The new Habimah foyer 311.
(photo credit: Courtesy of Habimah)
Of Montreal brings Athens, Georgia to TA
Genre-bending indie pop band Of
Montreal has signed on to make their Israel debut on May 7 at The Barby
Born out of the Elephant 6 musical collective that spawned many
notable independent bands in the 1990s, Of Montreal is the brainchild of Kevin
Barnes, who founded the group in Athens, Georgia in 1997.
unpredictable and always entertaining, the band’s dozen albums, including their
upcoming Paralytic Stalks, can sway from psychedelic Flaming Lips-style pop to
electronica, funk and straight-ahead rock. In a sign of their surreal way of
thinking, the band’s song “Every Day is Like Sunday” has been used in
advertisements for NASDAQ.
• David Brinn New plays at Gesher
directs Mary Chase’s Harvey, the story of mild-mannered Elwood Down who has a
friend called Harvey.
The point is that Harvey is a rabbit, a six-foot
rabbit that only Elwood can see. When his alarmed sister tries to get Elwooded
committed, she’s the one that ends up in the mental hospital. Of course it all
comes right in the end with everybody agreeing that Harvey’s just fine. This is
a play about the social codes we live by, about what’s “normal” and what isn’t.
Opens January 12 at the theater.
The second play is Austrian playwright
George Tabori’s Mein Kampf, a very black comedy that premiered at last year’s
Acre Festival. It’s set in a Vienna flophouse where a young Jew named Herzl
meets and befriends the young Adolf Hitler, who’s hoping to be accepted at the
Art Academy, and where Herzl inadvertently influences Hitler’s murderous
destiny. The director is Gil Alon. Opens at the Gesher Hangar, 11 Eilat Street,
Tel Aviv, also on January 12.
• Jerusalem Post StaffHabimah at
The Habimah National Theater will represent Israel at the Globe to
Globe Theater Festival in the UK with a production of Shakespeare’s The Merchant
of Venice starring Ya’akov Cohen in the title role, and directed by Habimah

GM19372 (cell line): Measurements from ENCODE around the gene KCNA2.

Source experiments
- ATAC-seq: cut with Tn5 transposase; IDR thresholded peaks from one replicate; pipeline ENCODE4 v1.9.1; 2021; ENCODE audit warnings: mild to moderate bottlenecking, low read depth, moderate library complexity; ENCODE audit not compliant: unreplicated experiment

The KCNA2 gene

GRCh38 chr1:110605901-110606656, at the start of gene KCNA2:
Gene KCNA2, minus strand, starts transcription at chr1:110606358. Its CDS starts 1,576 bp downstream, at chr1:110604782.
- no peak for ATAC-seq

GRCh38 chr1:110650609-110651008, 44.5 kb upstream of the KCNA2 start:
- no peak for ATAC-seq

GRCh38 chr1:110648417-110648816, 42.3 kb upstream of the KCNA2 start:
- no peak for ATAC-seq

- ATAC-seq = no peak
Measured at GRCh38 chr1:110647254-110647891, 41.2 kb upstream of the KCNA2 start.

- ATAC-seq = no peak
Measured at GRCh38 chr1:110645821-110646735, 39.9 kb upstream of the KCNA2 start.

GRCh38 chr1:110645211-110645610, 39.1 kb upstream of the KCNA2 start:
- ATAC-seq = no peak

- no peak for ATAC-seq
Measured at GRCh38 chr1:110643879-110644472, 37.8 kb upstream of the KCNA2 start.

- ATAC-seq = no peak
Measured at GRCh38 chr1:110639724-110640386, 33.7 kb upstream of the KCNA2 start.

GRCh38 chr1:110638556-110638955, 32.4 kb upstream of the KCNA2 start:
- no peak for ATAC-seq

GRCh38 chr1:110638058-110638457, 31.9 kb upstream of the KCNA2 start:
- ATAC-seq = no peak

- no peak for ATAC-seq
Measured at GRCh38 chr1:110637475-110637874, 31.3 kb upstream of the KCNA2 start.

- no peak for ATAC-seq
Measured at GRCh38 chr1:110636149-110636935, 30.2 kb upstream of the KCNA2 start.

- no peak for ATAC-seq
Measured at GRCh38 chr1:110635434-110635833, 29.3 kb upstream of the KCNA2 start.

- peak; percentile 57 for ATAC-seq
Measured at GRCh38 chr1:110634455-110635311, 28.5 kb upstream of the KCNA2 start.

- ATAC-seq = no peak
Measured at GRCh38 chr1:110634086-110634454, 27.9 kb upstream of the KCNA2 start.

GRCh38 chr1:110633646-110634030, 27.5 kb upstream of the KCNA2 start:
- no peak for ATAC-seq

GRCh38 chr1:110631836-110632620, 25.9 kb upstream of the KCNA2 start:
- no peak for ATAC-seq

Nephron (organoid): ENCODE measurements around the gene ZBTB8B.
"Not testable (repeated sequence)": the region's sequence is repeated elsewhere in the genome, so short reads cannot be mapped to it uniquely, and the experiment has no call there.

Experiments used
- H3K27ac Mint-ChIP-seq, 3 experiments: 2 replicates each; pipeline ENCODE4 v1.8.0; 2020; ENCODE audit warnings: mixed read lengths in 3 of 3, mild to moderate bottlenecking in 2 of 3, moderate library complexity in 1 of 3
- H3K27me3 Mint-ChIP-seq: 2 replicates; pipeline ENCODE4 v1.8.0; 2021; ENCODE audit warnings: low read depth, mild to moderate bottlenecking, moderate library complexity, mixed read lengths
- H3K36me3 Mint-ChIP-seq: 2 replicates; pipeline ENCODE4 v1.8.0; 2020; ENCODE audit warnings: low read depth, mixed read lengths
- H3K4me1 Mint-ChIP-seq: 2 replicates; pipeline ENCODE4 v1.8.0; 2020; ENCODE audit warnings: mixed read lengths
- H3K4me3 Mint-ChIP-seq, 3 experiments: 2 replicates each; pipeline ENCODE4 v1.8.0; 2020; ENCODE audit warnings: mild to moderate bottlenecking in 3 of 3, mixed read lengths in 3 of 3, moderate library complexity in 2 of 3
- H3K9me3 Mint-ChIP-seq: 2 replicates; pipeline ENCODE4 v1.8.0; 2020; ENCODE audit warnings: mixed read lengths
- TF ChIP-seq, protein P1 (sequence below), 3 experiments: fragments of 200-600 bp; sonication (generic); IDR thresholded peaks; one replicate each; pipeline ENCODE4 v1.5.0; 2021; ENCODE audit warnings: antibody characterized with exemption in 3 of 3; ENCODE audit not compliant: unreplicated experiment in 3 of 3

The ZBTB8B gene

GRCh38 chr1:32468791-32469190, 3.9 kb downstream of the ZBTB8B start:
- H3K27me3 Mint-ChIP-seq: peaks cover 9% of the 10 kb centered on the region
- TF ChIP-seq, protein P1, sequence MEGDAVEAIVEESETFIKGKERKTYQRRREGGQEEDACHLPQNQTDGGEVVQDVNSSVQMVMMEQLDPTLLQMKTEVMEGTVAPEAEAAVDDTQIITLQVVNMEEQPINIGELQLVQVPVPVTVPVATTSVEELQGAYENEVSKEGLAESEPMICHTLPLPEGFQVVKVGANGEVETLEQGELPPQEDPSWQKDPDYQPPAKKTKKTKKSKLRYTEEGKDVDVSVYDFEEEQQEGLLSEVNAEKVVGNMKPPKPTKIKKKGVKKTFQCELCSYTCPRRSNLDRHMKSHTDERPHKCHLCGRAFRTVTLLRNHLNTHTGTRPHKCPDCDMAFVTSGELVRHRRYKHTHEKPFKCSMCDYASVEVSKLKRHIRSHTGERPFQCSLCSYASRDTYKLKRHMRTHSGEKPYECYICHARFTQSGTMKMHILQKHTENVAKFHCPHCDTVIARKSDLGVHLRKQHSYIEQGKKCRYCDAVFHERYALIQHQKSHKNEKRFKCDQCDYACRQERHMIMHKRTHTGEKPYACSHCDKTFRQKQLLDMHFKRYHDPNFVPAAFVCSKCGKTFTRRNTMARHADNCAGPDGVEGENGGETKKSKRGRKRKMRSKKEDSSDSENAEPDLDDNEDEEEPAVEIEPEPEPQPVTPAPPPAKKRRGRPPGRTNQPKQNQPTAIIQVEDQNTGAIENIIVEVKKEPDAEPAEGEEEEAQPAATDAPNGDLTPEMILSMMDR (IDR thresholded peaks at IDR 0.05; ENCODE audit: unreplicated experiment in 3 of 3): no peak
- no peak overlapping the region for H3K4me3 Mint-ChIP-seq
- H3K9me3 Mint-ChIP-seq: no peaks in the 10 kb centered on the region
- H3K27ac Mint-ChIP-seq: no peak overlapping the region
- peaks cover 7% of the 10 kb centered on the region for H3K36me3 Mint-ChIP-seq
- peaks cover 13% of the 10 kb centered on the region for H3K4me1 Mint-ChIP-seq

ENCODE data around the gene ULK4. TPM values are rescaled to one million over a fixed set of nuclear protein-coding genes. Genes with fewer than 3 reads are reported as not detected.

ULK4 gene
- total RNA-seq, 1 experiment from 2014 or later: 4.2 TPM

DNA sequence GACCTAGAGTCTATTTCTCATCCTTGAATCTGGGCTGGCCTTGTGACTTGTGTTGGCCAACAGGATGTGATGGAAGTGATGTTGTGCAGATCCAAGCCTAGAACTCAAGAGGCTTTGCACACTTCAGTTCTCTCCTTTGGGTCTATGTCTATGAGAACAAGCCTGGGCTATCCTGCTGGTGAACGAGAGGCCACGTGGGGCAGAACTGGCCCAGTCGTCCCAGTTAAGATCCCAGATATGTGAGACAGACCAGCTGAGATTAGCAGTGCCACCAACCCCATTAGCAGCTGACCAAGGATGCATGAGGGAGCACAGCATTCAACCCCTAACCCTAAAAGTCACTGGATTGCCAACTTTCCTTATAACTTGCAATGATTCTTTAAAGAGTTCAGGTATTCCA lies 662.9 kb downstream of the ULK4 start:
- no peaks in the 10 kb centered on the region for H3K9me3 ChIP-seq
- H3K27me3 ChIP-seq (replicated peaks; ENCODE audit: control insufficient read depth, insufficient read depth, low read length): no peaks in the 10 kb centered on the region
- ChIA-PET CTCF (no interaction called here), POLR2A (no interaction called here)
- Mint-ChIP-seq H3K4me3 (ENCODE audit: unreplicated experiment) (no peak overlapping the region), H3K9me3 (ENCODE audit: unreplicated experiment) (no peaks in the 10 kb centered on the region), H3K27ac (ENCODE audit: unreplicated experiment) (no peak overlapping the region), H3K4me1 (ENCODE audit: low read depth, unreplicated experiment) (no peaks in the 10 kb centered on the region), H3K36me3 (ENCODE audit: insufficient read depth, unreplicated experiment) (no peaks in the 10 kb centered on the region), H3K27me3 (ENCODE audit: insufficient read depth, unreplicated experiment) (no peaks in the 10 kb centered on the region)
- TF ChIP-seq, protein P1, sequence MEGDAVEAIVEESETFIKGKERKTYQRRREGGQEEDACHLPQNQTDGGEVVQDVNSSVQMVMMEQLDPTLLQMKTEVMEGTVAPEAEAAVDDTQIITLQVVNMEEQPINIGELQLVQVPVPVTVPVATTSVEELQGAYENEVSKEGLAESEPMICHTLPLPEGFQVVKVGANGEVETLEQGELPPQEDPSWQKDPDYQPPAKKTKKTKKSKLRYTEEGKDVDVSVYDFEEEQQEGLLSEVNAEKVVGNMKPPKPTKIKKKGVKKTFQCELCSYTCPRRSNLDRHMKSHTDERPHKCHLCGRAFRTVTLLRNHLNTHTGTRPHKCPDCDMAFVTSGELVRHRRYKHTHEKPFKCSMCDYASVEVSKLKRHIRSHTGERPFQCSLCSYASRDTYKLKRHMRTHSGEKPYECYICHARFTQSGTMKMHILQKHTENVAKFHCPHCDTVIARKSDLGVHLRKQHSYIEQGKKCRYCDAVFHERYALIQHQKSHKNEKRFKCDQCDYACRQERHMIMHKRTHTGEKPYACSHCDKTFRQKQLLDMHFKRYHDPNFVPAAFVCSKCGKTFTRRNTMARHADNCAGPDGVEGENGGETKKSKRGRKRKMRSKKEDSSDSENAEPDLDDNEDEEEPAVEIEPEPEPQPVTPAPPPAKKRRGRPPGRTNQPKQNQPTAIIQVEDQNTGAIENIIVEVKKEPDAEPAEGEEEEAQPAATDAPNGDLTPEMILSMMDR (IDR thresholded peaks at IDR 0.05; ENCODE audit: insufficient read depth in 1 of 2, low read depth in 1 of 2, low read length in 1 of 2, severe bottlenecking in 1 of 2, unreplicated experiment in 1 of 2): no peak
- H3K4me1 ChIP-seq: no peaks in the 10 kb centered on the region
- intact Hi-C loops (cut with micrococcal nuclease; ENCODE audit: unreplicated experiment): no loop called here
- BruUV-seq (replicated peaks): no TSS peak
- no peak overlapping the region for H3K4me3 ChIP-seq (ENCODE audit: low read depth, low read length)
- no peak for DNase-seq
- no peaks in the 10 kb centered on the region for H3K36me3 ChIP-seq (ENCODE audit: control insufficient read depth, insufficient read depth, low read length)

artistic director Ilan Ronen.
The six-week Globe to Globe Festival begins
April 21 at the Globe Theater in London with theater companies from 37 nations
presenting all 37 of Shakespeare’s plays in 37 languages. Our Hebrew-language
Merchant is a brand new translation by Dori Parnes.
Among the plays and
languages are Merry Wives in Swahili, Coriolanus in Japanese and a hip-hop
Our Merchant will play at the Globe May 28 and 29 and the
Festival itself is part of the 2012 Olympic Games celebration.
Kaye Pianist Alexis Weissenberg dies
Bulgarian-born pianist Alexis Weissenberg,
whose musical talent as a youngster probably prevented his life, and his
mother’s, from ending in a World War II concentration camp, died Sunday at age
Weissenberg was born in Sofia, the Bulgarian capital, in 1929, and
began piano lessons at age three. As a 10-yearold, he gave his first
It was in 1941 during the war, as he recalls on his web site,
that he and his mother landed in “an improvised concentration camp” in Bulgaria
for people crossing the border illegally.
They arrived with few
belongings other than a small bag, a large cardboard box, a few sandwiches and
an old accordion given him as a birthday gift by a wealthy aunt. And they were
lucky: After three months in the unspecified camp, a German guard who enjoyed
listening to him play Schubert on the accordion helped them escape by
They wound up in Israel where he performed Beethoven with the
Israel Philharmonic led by Leonard Bernstein. After the war, he moved to New
York to study at the Juilliard School of Music.
swayed high and low. At its peak, he made recordings with Bernstein and Herbert
Von Karajan and was hailed as a distinctive virtuoso. At rock bottom,
Weissenberg, weary from too much fame too fast, took a 10-year break, reemerging
with a Paris recital in 1966 and successful performances of Tchaikovsky’s Piano
Concerto No. 1 with Karajan. • Jerusalem Post Staff